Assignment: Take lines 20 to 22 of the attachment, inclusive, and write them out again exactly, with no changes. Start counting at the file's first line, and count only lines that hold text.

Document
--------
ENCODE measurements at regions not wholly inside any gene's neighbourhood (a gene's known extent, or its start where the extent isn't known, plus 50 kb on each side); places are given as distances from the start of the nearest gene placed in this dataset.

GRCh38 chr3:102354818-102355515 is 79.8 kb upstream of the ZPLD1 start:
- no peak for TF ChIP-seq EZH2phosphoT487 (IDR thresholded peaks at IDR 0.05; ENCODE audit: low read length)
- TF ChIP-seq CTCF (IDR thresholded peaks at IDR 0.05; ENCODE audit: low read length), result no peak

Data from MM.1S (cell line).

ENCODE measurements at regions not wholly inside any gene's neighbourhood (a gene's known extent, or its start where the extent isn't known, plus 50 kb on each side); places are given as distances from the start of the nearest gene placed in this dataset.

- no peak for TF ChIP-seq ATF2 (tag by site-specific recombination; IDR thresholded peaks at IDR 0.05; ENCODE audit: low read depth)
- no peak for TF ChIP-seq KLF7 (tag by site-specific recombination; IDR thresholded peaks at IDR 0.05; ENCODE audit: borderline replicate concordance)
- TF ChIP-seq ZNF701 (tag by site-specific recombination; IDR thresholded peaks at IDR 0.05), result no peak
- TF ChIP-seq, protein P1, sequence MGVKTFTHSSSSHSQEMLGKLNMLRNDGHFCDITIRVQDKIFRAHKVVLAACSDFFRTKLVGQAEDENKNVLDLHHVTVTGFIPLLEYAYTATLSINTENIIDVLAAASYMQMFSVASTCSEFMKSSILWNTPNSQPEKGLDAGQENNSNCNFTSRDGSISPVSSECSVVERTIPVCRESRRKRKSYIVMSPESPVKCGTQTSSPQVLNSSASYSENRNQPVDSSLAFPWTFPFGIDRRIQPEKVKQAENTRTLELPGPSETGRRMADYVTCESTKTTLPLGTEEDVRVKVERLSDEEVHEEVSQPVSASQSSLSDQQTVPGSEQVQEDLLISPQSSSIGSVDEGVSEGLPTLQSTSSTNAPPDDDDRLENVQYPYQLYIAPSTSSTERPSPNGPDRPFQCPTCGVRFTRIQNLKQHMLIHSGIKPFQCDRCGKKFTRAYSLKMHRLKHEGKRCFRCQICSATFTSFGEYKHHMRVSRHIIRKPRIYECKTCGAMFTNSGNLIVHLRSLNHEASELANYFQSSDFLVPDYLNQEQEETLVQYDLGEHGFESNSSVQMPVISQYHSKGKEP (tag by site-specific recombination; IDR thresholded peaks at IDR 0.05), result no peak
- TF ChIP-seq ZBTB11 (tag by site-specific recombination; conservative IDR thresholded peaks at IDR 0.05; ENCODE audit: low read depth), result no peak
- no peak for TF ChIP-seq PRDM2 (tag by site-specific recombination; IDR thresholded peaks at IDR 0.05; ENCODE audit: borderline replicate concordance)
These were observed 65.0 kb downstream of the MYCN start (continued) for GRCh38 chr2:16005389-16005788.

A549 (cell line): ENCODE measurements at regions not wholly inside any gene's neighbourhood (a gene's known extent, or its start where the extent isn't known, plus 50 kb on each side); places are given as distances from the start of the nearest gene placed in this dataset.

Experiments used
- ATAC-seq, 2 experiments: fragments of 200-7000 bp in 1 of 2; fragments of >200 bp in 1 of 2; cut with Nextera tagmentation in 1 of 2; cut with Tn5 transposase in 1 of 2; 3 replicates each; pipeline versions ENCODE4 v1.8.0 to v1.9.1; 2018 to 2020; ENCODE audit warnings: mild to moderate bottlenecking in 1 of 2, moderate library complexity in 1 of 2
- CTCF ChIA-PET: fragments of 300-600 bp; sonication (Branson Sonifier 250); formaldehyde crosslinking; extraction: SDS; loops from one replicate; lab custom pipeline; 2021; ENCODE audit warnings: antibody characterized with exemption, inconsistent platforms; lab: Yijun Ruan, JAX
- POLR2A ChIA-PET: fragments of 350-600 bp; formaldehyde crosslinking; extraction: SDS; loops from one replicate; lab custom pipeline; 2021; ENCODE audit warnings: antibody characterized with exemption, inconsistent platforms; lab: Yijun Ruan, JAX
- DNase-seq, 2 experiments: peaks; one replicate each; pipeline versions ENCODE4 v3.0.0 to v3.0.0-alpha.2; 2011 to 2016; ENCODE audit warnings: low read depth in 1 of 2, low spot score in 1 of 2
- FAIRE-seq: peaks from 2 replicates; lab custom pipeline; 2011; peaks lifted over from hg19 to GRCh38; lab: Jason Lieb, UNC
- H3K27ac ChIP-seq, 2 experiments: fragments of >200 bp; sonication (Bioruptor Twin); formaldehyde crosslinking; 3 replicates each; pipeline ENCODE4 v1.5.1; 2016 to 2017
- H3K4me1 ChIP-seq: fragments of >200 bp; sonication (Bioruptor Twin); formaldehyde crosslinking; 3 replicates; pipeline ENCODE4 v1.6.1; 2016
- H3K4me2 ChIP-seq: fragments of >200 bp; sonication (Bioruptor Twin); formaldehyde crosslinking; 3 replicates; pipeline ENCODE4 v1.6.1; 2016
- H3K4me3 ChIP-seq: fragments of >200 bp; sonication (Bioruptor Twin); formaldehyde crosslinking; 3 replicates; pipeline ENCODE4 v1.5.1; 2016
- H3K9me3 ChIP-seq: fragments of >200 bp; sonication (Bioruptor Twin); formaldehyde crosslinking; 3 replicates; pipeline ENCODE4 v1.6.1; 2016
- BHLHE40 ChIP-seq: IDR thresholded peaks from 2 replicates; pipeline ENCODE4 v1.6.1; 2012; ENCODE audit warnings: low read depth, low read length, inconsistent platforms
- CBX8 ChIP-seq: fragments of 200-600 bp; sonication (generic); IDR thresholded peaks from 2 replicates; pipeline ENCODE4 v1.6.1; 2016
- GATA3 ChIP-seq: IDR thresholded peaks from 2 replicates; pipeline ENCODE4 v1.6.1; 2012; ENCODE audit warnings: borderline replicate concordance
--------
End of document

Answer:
- FAIRE-seq: peaks from 2 replicates; lab custom pipeline; 2011; peaks lifted over from hg19 to GRCh38; lab: Jason Lieb, UNC
- H3K27ac ChIP-seq, 2 experiments: fragments of >200 bp; sonication (Bioruptor Twin); formaldehyde crosslinking; 3 replicates each; pipeline ENCODE4 v1.5.1; 2016 to 2017
- H3K4me1 ChIP-seq: fragments of >200 bp; sonication (Bioruptor Twin); formaldehyde crosslinking; 3 replicates; pipeline ENCODE4 v1.6.1; 2016